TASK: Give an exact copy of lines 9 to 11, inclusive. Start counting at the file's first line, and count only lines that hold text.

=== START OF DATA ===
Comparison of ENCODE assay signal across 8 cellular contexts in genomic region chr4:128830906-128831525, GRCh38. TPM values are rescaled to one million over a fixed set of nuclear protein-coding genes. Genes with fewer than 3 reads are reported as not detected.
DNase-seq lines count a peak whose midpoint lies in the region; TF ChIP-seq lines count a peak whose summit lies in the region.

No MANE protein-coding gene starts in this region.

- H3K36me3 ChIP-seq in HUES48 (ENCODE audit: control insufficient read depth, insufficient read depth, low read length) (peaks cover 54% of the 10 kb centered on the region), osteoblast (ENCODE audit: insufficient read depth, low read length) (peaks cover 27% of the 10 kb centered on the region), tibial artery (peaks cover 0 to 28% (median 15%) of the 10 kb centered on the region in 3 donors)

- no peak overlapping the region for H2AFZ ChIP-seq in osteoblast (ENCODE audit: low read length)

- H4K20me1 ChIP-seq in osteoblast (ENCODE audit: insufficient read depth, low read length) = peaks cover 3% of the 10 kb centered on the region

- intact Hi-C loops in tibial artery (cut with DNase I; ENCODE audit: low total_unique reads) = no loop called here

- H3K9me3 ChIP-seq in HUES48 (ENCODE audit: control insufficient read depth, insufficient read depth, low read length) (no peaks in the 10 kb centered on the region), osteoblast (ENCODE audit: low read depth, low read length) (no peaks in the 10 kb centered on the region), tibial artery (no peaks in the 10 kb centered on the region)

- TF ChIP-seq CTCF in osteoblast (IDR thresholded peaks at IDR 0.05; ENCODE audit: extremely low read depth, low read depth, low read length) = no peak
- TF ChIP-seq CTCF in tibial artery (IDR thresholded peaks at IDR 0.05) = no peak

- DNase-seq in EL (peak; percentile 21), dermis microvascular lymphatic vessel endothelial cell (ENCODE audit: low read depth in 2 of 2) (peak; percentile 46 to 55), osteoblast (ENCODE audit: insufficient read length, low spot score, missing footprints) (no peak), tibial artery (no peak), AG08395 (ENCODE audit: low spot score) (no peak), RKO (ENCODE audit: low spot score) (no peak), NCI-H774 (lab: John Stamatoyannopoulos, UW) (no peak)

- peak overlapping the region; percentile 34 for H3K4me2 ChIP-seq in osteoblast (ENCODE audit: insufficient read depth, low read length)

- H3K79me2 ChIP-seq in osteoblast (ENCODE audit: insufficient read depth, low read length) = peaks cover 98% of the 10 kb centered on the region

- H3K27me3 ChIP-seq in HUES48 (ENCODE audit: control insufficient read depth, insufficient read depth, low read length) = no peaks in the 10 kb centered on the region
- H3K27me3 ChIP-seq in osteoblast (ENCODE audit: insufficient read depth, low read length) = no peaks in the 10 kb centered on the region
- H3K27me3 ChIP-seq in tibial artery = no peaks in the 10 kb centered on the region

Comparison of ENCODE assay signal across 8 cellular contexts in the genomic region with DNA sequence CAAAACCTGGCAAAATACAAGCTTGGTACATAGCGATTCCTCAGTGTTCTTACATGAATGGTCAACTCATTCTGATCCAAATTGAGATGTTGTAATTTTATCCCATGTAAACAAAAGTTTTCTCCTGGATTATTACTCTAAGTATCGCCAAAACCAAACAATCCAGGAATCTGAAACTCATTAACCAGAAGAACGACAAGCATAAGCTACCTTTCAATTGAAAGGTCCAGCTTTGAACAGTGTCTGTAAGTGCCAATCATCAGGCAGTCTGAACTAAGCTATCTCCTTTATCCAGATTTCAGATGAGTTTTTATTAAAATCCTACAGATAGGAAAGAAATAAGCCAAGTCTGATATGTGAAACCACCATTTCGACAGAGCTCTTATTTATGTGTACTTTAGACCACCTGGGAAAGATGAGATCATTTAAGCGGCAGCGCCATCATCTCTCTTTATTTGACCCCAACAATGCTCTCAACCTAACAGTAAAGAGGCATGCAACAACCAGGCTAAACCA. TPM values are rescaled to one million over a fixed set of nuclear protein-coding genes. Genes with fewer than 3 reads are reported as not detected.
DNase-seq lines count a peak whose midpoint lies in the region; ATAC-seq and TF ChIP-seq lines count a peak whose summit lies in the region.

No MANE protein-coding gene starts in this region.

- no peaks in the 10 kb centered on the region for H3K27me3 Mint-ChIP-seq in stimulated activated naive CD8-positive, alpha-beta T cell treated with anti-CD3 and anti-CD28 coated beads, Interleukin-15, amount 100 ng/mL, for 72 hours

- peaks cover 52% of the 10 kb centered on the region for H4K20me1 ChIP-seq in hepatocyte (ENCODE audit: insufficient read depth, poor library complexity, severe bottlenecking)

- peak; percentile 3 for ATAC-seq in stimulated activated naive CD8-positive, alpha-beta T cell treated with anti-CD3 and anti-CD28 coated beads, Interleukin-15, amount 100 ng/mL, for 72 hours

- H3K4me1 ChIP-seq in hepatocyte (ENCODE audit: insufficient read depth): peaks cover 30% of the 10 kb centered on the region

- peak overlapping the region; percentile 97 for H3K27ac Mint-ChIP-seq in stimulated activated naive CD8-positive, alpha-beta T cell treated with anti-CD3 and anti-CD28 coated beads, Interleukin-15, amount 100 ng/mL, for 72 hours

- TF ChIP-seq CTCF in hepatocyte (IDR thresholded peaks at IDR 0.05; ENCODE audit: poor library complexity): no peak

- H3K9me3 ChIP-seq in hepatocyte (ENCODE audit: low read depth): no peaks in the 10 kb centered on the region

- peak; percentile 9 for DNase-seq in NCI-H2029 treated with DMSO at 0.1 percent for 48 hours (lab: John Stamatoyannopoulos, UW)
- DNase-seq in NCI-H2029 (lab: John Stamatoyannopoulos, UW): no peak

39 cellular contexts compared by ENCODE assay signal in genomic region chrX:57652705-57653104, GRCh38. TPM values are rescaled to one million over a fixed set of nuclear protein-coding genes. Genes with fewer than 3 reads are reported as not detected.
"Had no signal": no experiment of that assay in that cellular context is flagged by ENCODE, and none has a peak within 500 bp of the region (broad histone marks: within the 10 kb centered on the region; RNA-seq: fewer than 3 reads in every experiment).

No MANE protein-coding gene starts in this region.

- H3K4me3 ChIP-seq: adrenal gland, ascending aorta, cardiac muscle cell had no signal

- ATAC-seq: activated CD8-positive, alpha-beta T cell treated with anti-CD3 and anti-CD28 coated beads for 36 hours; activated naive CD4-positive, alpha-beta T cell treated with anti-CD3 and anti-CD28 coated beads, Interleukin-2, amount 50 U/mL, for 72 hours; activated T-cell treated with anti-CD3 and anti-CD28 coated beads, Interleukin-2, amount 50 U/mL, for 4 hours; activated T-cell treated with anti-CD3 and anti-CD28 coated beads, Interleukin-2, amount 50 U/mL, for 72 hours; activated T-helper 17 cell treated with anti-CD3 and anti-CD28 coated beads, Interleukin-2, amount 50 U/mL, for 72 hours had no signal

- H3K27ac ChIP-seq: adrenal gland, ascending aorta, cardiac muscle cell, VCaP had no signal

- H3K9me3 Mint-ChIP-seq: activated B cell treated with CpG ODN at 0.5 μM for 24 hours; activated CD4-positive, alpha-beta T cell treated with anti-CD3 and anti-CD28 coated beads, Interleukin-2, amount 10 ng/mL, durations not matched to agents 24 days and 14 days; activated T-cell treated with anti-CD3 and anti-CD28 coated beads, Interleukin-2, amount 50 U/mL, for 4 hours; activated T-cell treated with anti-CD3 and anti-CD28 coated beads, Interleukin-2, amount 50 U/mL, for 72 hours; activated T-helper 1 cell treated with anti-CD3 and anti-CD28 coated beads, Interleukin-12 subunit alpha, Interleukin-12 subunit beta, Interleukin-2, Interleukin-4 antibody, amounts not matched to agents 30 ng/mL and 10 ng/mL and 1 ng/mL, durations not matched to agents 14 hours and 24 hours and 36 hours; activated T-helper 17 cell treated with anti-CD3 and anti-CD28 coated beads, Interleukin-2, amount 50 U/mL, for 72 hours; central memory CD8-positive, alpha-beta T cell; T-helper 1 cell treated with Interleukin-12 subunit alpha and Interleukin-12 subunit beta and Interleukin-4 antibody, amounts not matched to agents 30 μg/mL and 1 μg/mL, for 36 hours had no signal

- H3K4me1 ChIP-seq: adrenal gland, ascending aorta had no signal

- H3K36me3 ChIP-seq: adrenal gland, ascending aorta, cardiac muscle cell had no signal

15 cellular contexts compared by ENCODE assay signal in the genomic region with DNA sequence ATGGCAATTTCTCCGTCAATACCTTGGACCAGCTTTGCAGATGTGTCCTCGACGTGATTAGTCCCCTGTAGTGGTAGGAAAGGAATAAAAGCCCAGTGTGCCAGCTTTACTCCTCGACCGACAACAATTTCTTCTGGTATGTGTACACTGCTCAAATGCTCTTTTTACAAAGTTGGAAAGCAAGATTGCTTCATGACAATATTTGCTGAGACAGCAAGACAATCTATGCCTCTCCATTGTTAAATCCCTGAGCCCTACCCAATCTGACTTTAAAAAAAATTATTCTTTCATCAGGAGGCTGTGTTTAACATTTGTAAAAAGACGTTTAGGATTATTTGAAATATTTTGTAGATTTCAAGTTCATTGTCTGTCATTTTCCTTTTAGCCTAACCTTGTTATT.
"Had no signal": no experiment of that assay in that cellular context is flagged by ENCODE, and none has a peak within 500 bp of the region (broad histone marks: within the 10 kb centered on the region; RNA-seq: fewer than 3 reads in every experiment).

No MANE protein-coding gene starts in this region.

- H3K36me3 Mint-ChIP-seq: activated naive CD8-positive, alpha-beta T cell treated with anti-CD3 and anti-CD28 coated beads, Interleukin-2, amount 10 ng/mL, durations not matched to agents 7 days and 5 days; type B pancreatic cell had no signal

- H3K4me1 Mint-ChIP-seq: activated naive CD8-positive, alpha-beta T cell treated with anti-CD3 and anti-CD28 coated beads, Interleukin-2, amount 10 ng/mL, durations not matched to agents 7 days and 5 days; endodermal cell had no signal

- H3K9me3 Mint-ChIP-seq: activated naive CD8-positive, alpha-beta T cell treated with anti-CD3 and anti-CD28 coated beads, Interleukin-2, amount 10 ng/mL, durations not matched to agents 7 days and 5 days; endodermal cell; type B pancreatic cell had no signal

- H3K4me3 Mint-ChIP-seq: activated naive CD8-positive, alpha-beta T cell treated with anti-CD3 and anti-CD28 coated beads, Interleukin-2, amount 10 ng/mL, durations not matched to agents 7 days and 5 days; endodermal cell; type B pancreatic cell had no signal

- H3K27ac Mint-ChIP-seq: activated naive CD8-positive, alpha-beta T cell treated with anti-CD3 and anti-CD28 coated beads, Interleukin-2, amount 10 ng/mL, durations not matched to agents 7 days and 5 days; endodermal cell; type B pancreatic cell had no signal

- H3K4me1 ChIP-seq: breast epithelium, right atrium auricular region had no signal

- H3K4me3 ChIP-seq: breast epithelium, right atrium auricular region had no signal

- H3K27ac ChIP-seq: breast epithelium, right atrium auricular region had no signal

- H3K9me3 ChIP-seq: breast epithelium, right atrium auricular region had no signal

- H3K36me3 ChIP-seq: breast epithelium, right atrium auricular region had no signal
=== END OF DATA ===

- TF ChIP-seq CTCF in osteoblast (IDR thresholded peaks at IDR 0.05; ENCODE audit: extremely low read depth, low read depth, low read length) = no peak
- TF ChIP-seq CTCF in tibial artery (IDR thresholded peaks at IDR 0.05) = no peak

- DNase-seq in EL (peak; percentile 21), dermis microvascular lymphatic vessel endothelial cell (ENCODE audit: low read depth in 2 of 2) (peak; percentile 46 to 55), osteoblast (ENCODE audit: insufficient read length, low spot score, missing footprints) (no peak), tibial artery (no peak), AG08395 (ENCODE audit: low spot score) (no peak), RKO (ENCODE audit: low spot score) (no peak), NCI-H774 (lab: John Stamatoyannopoulos, UW) (no peak)